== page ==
Irritation or Compassion?

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My wife and I were on an international flight. It was not too long, about 6 hours, and like everyone else, we wanted the flight to be uneventful. Mostly, it was. But, it was not completely smooth.

About two and a half hours into the six-hour flight, a flight attendant asked if there was doctor on board. She said, “We have a medical emergency.”

My Response

Since this was an overnight fight, I heard the call and drifted back to sleep. For a brief moment, I thought that it would be nice if I could have responded, but I do not wish I was a doctor. That thought left almost as soon as it arrived.

How should we feel? When something bad happens, we have natural reactions.

Two Thoughts

My first thought was minor irritation. A medical emergency on a flight can slow things down or inconvenience the other passengers. In this case, it did both. After landing, everyone remained seated until paramedics arrived and transported the injured passenger off the plane. We all had to wait.

My second thought was that I should be more compassionate. I do not know what happened to the person. Regardless of what it means for everyone else, someone was in pain and needed help. Jesus demonstrated this kind of compassion when he wept over Jerusalem (Luke 19.41-44). He could have been irritated by the way the people of Jerusalem rejected him and missed his point. Instead, his heart broke for them.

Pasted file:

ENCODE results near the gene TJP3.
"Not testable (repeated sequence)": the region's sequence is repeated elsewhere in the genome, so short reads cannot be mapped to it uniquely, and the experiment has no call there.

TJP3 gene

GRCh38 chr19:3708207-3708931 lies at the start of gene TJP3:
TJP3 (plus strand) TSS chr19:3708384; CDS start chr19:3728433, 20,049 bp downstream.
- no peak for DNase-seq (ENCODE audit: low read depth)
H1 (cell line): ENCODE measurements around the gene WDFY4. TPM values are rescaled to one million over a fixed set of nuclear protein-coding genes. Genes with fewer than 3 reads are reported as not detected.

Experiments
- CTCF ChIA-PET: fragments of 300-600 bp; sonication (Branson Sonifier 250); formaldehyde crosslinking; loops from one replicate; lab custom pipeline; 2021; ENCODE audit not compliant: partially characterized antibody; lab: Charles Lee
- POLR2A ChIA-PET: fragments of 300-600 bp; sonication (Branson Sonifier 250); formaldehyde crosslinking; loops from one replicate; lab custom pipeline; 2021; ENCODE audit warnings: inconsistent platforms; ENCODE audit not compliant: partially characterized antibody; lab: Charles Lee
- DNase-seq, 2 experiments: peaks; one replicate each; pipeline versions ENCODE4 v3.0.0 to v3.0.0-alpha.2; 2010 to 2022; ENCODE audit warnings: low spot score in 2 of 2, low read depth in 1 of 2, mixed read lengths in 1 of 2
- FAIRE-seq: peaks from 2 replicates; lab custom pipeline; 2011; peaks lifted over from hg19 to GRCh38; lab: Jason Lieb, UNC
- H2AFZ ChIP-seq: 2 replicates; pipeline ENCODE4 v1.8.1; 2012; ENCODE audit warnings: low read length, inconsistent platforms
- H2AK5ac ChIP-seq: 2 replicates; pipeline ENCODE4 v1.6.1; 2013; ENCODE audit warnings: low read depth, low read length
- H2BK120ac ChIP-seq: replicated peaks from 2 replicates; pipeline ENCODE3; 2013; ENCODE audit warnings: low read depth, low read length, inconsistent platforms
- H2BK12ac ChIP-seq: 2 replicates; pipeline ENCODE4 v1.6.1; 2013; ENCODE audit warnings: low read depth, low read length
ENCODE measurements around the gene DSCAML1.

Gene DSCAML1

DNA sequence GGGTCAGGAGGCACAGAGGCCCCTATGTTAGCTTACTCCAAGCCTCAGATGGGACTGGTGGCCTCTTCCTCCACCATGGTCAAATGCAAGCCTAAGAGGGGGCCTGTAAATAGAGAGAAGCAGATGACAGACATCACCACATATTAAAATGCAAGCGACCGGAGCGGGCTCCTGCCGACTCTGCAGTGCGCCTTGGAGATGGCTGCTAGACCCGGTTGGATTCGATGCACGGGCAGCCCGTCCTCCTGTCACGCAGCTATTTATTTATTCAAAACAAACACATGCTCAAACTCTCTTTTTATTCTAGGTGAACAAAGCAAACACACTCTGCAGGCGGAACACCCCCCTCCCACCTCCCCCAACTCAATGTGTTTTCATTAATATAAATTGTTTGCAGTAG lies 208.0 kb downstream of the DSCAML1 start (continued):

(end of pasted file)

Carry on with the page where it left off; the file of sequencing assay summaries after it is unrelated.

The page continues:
Learning & Growing

I went on with my vacation. The man on the plane went to the hospital. Irritation at an inconvenience is natural. My takeaway from the experience is to seek to model Christ as my first reaction.

2 Replies to “Irritation or Compassion?”

  1. We were flying from Addis Ababa to Cairo. Flight was to depart at Midnight, but was delayed until 2AM. Then we got on the plane, and a child went into anaphylactic shock. It took over hour to get a doctor and get the child off the plane and into emergency care. Every passenger was tired, nerves frayed from waiting so long. But people were pretty patient sitting there on the plane, not moving on the tarmac. The same people who had been quite rude to Ethiopian Airways staff in the airport were much more compassionate while sitting on the plane. Maybe the fact that the person in distress was a young child made people act more kindly.

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